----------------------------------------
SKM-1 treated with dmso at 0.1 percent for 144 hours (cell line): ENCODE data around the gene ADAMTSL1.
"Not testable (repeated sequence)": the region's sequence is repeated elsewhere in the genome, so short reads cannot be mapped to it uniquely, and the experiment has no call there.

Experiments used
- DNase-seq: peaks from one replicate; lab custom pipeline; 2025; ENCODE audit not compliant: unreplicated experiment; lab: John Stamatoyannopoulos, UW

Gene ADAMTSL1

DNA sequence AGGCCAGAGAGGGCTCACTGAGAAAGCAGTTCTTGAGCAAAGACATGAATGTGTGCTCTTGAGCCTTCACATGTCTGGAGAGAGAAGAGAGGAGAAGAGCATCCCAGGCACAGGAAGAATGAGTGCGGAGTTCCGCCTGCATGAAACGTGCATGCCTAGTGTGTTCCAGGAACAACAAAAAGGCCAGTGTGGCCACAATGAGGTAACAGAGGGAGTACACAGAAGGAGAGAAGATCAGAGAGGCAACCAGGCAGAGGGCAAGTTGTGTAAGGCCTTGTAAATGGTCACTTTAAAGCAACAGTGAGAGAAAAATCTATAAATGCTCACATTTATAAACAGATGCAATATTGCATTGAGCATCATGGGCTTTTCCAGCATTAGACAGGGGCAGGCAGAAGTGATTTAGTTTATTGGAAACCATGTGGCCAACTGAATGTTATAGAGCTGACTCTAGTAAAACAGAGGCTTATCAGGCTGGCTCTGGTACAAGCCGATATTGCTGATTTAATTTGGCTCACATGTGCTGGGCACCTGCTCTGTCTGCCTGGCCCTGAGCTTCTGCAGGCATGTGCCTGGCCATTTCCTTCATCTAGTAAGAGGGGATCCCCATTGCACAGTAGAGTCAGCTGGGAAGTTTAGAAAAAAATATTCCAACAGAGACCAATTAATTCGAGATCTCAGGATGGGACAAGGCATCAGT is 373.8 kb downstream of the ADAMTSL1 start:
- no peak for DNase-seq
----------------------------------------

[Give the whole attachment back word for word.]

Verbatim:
SKM-1 treated with dmso at 0.1 percent for 144 hours (cell line): ENCODE data around the gene ADAMTSL1.
"Not testable (repeated sequence)": the region's sequence is repeated elsewhere in the genome, so short reads cannot be mapped to it uniquely, and the experiment has no call there.

Experiments used
- DNase-seq: peaks from one replicate; lab custom pipeline; 2025; ENCODE audit not compliant: unreplicated experiment; lab: John Stamatoyannopoulos, UW

Gene ADAMTSL1

DNA sequence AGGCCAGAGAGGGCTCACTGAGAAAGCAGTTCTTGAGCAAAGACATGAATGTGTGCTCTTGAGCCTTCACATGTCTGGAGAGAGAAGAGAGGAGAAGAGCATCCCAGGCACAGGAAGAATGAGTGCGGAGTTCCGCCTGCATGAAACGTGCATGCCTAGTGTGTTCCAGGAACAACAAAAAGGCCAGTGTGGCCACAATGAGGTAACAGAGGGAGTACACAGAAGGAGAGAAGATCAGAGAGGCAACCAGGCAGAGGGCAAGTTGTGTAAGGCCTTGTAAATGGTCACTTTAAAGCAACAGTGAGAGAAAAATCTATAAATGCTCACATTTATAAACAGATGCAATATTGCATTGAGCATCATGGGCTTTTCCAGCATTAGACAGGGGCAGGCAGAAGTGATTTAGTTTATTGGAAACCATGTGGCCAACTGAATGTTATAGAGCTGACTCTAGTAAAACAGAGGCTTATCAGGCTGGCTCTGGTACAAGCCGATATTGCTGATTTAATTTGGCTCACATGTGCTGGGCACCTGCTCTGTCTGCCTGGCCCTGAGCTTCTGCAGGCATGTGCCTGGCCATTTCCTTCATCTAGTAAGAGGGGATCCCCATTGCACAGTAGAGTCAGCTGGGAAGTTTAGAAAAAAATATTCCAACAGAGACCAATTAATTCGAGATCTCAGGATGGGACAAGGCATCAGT is 373.8 kb downstream of the ADAMTSL1 start:
- no peak for DNase-seq